Small But Mighty Cambridge Office Market Primed for More Growth
Although one of New England’s smallest geographical submarkets, spanning only 7.1 square miles, Cambridge packs a serious one-two punch between its thriving office and life science sectors.
Routinely ranked as one the nation’s most densely populated cities, universities, research institutes and private corporations employ many of the 110,000 residents of Cambridge. Not surprisingly, 44 percent of those residents are highly educated millennials between the ages of 18 and 35, according to the most recent U.S. Census and American Community Survey. Those millennials form the unparalleled labor pool that has employers clamoring for talent.
Hosting more than 230 life science and high-tech companies, research from CBRE suggests that Cambridge contains upwards of 700 start-ups, many of which are pioneered by entrepreneurial professionals spinning out from larger institutions. Known as the city of squares, Cambridge is divided into three distinct submarkets, each with their own distinctive flavor — East Cambridge, anchored by MIT and Kendall Square; Mid Cambridge, home to Harvard University and West Cambridge/Fresh Pond area. Collectively the city contains roughly 11.2 million and 14.6 million square feet of commercial office and life science space, respectively.
Low Vacancy, High Rents
Cambridge finished 2018 maintaining incredibly low office and life science vacancy rates under 2 percent, which promoted significant asking rate growth. In Economic terms, tenant demand and price sensitivity has become highly inelastic with asking rates approaching $80-$100 NNN per-square-foot for premier locations. Rents have been largely driven up by the influx of demand from large out-of-market users and Fortune 500 companies like Apple, Boeing and Google who find relative value in Cambridge compared to other leading global markets.
Cambridge’s eclectic ecosystem, cultivated by academics and researchers, has evolved into an arm’s race with many of the world’s leading companies gobbling up large blocks of available space. Consequently, start-ups and incubating companies are being pushed into the city’s outer reaches towards Fresh Pond and Somerville where rents are 30 percent lower and space is marginally more available. More recently, displaced companies are relocating to Boston, Watertown and Somerville for both rental rate relief and growth opportunities. Addgene, Alexion Pharma, Rapid 7, Sonos and many others have left the Cambridge nest in the past 18-24 months.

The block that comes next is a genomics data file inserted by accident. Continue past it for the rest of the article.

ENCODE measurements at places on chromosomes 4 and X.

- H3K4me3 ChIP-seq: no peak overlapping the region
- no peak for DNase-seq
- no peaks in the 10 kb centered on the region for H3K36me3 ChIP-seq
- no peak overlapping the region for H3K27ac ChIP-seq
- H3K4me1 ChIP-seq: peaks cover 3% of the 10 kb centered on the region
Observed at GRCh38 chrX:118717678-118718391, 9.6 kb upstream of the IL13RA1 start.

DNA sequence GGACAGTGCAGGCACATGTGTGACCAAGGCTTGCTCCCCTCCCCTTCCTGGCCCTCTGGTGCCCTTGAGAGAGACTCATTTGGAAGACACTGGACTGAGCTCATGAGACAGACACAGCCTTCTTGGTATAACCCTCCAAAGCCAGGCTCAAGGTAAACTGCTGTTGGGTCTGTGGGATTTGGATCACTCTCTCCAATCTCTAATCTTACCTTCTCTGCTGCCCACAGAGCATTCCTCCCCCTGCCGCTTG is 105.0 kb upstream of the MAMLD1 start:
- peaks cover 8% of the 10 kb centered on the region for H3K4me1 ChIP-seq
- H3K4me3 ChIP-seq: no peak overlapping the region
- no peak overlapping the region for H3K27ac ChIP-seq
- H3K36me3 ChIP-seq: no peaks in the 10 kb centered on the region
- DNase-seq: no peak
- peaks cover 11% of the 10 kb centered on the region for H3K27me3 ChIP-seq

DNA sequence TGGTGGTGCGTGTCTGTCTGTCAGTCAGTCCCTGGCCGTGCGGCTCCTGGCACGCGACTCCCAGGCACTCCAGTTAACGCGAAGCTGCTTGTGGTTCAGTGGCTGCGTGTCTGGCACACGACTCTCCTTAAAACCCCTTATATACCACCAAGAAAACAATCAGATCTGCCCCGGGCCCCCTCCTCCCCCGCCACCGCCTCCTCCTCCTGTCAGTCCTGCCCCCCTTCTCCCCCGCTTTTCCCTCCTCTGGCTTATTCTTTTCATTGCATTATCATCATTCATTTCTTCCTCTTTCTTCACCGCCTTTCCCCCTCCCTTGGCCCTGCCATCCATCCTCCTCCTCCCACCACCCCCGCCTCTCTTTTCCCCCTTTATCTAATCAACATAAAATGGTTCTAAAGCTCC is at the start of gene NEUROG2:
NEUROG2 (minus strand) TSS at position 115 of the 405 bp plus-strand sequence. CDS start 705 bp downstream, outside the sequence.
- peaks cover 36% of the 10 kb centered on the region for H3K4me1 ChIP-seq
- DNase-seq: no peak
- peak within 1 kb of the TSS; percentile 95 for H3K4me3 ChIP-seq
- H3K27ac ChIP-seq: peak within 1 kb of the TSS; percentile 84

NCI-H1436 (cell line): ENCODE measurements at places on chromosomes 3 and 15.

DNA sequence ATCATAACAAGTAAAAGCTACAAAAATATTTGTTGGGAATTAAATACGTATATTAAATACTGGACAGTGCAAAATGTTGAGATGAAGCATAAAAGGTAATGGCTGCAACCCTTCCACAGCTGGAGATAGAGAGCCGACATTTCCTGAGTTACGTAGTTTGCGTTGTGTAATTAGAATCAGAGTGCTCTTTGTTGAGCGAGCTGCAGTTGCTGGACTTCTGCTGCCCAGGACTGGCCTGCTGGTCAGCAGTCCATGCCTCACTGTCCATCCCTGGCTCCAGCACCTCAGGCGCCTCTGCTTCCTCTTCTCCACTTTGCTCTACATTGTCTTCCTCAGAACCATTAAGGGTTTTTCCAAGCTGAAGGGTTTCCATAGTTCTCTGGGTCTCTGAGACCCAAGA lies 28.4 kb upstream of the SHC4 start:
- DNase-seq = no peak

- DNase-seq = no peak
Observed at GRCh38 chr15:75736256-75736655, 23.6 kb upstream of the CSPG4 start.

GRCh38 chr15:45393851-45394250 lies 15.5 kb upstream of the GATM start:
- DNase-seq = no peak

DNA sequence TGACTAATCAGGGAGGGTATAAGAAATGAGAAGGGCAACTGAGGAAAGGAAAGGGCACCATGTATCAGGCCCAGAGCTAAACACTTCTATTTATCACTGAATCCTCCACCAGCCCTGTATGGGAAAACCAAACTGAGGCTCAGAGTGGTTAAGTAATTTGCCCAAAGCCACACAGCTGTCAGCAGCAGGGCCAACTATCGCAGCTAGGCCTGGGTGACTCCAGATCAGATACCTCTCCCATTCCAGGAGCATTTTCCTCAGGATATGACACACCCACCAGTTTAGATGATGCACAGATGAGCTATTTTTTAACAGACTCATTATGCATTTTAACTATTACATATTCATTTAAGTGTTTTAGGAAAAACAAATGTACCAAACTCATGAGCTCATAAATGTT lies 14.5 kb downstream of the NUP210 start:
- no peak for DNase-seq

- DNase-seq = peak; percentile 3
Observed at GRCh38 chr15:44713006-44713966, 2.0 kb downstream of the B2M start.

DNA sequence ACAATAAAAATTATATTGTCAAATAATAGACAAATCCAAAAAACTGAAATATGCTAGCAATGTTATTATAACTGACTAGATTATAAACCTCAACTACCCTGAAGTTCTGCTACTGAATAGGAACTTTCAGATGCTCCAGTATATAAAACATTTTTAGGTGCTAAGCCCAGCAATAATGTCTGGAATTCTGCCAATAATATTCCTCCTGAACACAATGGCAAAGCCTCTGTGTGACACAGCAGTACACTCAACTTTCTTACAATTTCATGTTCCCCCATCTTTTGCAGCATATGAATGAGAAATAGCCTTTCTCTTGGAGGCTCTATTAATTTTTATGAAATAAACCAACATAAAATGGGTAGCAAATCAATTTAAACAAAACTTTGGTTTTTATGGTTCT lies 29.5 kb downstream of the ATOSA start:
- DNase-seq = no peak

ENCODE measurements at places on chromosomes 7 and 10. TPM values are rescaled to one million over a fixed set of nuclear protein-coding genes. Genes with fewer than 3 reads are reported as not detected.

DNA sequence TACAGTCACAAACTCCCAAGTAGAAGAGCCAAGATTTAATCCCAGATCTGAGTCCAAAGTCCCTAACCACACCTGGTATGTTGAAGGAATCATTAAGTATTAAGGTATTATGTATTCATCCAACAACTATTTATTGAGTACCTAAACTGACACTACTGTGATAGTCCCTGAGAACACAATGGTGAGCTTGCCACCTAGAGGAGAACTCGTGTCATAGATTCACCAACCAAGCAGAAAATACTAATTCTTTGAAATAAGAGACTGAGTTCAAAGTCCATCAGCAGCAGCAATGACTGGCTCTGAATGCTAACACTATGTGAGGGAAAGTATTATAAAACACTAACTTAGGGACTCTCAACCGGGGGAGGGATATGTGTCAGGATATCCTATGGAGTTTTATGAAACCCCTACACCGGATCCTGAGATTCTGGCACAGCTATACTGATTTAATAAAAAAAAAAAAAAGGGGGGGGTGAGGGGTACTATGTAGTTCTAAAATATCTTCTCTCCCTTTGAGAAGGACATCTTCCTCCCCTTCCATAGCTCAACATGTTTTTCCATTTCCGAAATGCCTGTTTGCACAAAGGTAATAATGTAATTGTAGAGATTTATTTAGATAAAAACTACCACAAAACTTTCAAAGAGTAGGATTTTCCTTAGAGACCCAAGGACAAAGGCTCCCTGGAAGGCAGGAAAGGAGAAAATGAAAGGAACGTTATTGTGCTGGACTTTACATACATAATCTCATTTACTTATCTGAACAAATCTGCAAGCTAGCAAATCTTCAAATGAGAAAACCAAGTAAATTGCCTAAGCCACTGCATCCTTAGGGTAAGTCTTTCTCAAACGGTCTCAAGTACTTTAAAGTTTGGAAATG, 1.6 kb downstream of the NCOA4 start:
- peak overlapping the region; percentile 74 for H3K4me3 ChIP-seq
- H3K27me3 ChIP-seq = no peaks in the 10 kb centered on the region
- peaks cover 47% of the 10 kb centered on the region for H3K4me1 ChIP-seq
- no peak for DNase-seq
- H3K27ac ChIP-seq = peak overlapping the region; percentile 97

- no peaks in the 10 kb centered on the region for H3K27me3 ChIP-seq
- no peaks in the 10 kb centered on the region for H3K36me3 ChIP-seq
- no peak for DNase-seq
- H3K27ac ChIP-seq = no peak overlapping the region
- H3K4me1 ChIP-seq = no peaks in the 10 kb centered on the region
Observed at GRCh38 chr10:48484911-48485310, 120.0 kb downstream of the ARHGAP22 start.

Innovation, Technology, Discovery
Cambridge is at the heart of Massachusetts’ economic and technological growth. Over the past two years, the state has averaged over $6 billion and $2.8 billion of venture capital and NIH funding, respectively. The majority of those funds have been injected locally into Boston and Cambridge-based companies, which has promoted sustained growth from many healthcare, pharmaceutical and Biotech firms.
Marking the largest lease of the year, Sanofi Genzyme signed a 900,000-square-foot lease in December for two new office/lab buildings in Cambridge Crossing, East Cambridge’s hottest development. Divco West is leading development of the 43-acre campus, with the first commercial property, 250 North Street, anticipated to be delivered by the end of 2019. The 430,000-square-foot building, which began construction on a speculative basis is now 80 percent leased by Philips North America and Goldfinch Bio with strong interest on the remaining vacancy.
If You Build It, They Will Come
Cambridge Crossing is just the tip of the development iceberg. Currently there are eight major commercial projects totaling 2.9 million square feet under construction across Cambridge. Roughly half of these developments began construction on a speculative basis and were quickly leased up.
As it stands today, the development pipeline is currently 76 percent leased. East Cambridge’s largest landlord, MIT, has gained significant leasing momentum at 314 Main Street now that the project is officially under construction. This past summer, the property secured a 100,000-square-foot lease from Aurora Flight Sciences (Boeing) and more recently has reportedly received signed LOI’s from both Apple and Capital One for multiple floors.
On top of the 2.9 million square feet actively under development, Boston Properties recently received approvals for an 18-story glass tower in Kendall Square at 325 Main Street. The 390,000-square-foot project will reportedly accommodate Google’s expansion and allow connectivity to their existing offices at 355 Main Street. Several other sites across the city including the Volpe Center, 325 Binney Street (former Metro Pipe Company) and 585 Third Street will be some of the next projects permitted.
Thinking Outside the Box
While most developers are looking to develop from the ground up, several groups have had success converting underutilized assets to higher uses. Across the city, smaller flex and warehouse type buildings have been converted for office and/or life science use. Perhaps most infamously, Leggat McCall has been working for years to convert the former Middlesex Jail into modern office space.
Most recently, New England Development proposed a plan to convert a portion of the third floor of the CambridgeSide Galleria Mall from retail to office and/or life science space. A similar plan is being crafted for the west end of the mall where a former three-story Sears store is ripe for redevelopment.
Prevailing indicators point towards sustained growth across Cambridge with the city’s strong cultural and economic backbone prepared to weather any turbulent external market conditions.
— Ethan Robert, Lincoln Property Company